State previews rail-trail plan, takes comments
Also buys parcels in Saranac Lake
SARANAC LAKE — As the state departments of Transportation and Environmental Conservation get ready to release a plan for the Remsen-Lake Placid Travel Corridor, the DEC has purchased several parcels of land in Saranac Lake.
The DEC and DOT are expected to release a unit management plan for the corridor, which runs from Remsen to Lake Placid, this summer. A previous iteration of the UMP called for the tracks to be upgraded south of Tupper Lake and for a multi-use trail to be constructed between Lake Placid and Tupper Lake.
That plan was shot down in court in 2017 as a judge agreed with a lawsuit by the Adirondack Railway Preservation Society, which runs the Adirondack Scenic Railroad. But the state has since taken several steps to address issues cited in that decision, namely to change the definition of “travel corridor” in the Adirondack Park State Land Master Plan and to acquire three parcels of land in the corridor in Saranac Lake.
The three parcels run through the campus of North Country Community College. Deed records filed in Essex County show the DEC bought the parcels from the college for a total price of $13,400, with the sale closing this May.
According to the state, these were the only parcels it did not entirely own, and its own deed for the railroad corridor says that its purchase of the corridor in 1974 trumped all others’ claims. Some railroad supporters have suggested there may be ownership questions with other lands in the parcel, but no evidence of that has been presented publicly.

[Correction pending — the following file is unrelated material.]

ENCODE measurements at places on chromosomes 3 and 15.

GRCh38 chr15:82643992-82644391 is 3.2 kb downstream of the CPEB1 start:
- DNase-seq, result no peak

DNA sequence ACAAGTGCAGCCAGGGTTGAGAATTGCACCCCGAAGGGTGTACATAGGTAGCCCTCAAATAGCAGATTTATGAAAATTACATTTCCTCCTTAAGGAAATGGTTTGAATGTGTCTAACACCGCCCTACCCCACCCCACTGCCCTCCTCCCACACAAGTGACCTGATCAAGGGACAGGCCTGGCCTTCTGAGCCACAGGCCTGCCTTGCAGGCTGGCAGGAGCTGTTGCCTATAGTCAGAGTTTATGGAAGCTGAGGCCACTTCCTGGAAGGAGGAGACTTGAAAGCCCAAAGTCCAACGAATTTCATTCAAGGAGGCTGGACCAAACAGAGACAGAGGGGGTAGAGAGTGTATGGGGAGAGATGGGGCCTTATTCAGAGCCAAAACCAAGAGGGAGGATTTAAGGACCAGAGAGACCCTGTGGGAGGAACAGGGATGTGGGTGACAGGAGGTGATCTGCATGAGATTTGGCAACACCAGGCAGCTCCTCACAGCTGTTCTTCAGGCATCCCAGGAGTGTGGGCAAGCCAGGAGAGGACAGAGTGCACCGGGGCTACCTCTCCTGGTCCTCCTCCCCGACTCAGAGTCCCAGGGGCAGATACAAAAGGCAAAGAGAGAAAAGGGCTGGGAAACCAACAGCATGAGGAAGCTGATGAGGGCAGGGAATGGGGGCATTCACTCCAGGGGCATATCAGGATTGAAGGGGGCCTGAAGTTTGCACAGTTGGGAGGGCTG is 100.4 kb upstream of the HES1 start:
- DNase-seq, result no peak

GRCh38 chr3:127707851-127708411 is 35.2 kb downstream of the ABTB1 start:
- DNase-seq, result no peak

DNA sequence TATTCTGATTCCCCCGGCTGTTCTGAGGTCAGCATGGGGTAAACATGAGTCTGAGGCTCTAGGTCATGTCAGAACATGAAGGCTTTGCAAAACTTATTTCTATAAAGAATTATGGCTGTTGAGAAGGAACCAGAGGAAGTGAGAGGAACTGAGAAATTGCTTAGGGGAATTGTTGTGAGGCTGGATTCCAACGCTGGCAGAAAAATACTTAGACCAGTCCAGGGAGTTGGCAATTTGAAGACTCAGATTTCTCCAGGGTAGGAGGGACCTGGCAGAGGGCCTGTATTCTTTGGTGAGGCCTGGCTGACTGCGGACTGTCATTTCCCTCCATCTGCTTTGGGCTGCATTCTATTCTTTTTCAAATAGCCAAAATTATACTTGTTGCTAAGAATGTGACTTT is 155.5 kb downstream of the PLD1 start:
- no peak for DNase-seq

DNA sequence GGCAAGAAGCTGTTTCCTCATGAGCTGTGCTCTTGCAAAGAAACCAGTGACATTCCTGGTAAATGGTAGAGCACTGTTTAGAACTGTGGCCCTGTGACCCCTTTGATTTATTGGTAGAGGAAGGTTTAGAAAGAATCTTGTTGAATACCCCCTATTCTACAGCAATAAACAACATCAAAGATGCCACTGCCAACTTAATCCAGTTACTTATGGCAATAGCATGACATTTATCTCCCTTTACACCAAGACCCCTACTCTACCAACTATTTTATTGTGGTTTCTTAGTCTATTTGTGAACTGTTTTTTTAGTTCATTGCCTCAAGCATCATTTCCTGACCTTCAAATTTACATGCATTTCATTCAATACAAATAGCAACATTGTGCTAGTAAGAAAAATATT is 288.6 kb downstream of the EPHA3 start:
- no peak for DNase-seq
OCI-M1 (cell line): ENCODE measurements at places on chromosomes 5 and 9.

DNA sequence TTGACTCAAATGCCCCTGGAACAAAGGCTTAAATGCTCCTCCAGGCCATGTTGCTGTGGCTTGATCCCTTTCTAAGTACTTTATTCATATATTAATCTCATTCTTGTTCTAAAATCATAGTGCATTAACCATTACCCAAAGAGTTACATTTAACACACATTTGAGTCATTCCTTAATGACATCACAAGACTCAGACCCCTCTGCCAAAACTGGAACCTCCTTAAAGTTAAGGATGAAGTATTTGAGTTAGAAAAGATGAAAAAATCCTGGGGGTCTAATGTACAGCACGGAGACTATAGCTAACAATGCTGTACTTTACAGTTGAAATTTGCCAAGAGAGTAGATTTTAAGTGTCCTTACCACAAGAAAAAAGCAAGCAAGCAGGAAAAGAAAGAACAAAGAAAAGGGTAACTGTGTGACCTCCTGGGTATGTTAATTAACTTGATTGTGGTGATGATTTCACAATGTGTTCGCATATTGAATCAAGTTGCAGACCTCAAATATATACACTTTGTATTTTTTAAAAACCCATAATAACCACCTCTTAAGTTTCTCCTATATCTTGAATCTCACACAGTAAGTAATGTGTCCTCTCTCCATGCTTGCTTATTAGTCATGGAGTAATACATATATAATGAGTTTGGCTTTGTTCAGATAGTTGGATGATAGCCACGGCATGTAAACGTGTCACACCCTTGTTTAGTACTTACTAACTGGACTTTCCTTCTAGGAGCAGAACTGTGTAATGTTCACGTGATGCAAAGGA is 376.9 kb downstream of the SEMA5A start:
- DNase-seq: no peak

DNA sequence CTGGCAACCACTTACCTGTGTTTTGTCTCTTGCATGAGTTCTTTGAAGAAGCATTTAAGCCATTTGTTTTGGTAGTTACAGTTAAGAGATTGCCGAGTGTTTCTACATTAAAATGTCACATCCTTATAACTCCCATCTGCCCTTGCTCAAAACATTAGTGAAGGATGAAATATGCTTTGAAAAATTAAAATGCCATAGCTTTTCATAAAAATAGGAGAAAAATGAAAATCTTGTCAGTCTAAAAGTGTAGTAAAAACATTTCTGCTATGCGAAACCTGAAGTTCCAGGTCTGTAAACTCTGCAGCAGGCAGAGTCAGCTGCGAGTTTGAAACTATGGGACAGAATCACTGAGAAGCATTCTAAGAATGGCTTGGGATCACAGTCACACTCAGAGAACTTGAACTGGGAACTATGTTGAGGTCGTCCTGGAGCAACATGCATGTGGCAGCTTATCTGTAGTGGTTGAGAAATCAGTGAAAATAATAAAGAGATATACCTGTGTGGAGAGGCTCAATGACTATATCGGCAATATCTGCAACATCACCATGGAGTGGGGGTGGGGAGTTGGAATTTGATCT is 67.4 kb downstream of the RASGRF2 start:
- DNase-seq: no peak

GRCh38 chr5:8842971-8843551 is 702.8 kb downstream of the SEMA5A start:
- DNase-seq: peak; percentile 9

The DEC has posted on its website an 11-page “draft scope” document announcing the parameters of an upcoming draft amendment to the corridor’s unit management plan, as well as a draft supplemental environmental impact statement (DSEIS). According to the draft scope, the new plan will be largely the same as the one proposed in 2016.
“This 2019 amendment proposes removal of rails and ties for the creation of a rail trail along the 34-mile segment of the corridor from Tupper Lake to Lake Placid, with 85 miles of the corridor south of Tupper Lake to be upgraded for train service,” the draft scope says.
DOT technically oversees the corridor but will transfer management of the trail portion to DEC if the plan goes forward.
“Upon final approval, the Draft Scoping Document, DSEIS, and Draft UMP Amendment will allow the state to transfer jurisdiction of the segment of the travel corridor between Tupper Lake and Lake Placid from DOT to DEC, and develop a multi-use recreational trail in the segment managed by DEC,” a press release said.
Public comments will be taken until Aug. 12 this year on the draft scope any impacts the proposed actions may have. Written comments may be mailed to John Schmid, NYSDEC, 625 Broadway, Albany, NY, 12233, or emailed to email@example.com.